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Novo Nordisk to discontinue Levemir insulin in U.S. market

FILE PHOTO: Novo Nordisk logo above the entrance to their offices in Copenhagen

(Reuters) - Novo Nordisk said on Wednesday it would discontinue its long-acting insulin Levemir in the United States, citing manufacturing constraints, reduced patient access and available alternatives.

The Danish drugmaker said supply disruptions would start in mid-January, followed by discontinuation of the Levemir injection pen in April and of Levemir vials by the end of 2024.

Novo has another long-acting insulin, Tresiba, on the market.

"Novo Nordisk will phase out, then permanently discontinue Levemir in the U.S. on December 31, 2024," the company said in a statement. It cited "global manufacturing constraints, significant formulary losses impacting patient access effective in January 2024, and the availability of alternative options in the U.S. market" as key factors in the decision.

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The announcement comes eight months after Novo said it would cut U.S. list prices for several of its insulin products next year, including a 65% reduction in the list price of Levemir, in response to mounting political pressure over insulin prices. The announcement followed a similar one by Eli Lilly.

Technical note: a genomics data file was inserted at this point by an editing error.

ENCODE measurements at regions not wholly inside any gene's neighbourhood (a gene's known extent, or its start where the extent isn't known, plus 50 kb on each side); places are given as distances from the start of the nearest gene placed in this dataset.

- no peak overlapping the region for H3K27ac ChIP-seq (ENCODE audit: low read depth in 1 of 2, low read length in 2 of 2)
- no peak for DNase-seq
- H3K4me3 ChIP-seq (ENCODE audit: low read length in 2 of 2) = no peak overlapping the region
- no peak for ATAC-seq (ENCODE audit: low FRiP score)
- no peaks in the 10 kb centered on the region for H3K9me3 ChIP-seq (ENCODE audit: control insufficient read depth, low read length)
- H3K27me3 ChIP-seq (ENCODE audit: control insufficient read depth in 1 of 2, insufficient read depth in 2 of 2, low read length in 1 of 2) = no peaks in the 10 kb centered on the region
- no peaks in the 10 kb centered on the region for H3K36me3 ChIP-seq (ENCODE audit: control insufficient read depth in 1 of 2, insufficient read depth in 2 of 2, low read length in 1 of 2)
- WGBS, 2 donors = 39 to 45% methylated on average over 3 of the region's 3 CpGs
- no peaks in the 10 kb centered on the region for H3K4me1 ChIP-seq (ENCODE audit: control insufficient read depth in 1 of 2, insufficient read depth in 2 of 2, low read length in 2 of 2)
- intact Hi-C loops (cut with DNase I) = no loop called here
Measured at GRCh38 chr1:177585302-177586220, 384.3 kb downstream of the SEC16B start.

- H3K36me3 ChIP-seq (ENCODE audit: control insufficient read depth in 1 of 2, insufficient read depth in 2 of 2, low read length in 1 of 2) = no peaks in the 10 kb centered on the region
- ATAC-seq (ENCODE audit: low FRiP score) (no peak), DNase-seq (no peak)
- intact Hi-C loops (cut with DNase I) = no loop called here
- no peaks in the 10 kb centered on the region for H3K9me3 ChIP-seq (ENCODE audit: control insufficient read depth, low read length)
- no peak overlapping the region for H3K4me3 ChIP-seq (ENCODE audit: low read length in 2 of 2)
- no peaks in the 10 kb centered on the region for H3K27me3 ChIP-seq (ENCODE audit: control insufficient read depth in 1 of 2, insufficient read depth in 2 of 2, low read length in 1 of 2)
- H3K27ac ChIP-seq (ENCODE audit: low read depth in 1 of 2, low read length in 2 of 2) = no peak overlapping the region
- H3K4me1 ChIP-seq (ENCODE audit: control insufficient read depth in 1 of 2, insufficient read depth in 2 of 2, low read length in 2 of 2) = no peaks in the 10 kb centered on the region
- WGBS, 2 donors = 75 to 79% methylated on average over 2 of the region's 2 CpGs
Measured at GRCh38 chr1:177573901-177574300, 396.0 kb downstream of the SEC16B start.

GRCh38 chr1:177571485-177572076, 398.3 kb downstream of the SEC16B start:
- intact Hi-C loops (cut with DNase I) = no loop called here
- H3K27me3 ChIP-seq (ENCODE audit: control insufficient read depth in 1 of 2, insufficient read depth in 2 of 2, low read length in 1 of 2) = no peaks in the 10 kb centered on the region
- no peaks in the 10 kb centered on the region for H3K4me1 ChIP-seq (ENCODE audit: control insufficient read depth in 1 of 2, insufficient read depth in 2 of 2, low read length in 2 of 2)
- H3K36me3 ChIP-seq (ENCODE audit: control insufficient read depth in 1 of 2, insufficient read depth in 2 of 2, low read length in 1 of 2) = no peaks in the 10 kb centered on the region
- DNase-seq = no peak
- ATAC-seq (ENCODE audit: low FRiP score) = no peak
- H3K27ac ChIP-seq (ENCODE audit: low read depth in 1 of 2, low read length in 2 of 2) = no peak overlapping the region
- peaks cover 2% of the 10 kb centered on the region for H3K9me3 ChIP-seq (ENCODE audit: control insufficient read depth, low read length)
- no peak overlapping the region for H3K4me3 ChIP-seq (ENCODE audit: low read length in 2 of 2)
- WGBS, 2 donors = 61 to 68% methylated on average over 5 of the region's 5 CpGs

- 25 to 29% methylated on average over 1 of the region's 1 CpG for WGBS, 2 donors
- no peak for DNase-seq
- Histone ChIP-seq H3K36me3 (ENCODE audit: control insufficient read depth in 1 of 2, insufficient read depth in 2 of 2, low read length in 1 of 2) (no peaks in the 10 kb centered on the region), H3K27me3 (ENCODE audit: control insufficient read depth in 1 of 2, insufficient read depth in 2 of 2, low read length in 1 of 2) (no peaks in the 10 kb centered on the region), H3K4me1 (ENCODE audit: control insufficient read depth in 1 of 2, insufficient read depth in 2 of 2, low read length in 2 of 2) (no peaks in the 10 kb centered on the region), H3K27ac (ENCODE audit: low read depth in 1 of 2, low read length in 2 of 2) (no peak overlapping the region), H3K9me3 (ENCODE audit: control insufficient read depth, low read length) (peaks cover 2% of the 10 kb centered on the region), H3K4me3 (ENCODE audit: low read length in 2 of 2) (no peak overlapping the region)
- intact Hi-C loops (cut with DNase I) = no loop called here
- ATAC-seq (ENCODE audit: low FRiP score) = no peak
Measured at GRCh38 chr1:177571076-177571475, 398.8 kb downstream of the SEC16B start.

Basal insulin such as Levemir is a type of long-acting insulin injected once or twice a day as opposed to rapid, short, or intermediate-acting insulin. It is often used by people with Type 1 diabetes and sometimes by people with Type 2.

Novo's Tresiba is also a basal insulin.

Novo, which overtook LVMH as Europe's most valuable listed company this year, posted record operating profit for the third quarter, with sales of its obesity drug Wegovy reaching $1.36 billion, up 28% from the previous quarter.

The company has been a primary beneficiary of the global boom in obesity drugs, as has its competitor Eli Lilly, which received approval from the U.S. Food and Drug Administration on Wednesday for its own weight loss drug.

Around 8.4 million of the 37 million people in the United States with diabetes use insulin, according to the American Diabetes Association.

(Reporting by Maggie Fick in London; Writing by Ahmed Aboulenein; Editing by Leslie Adler)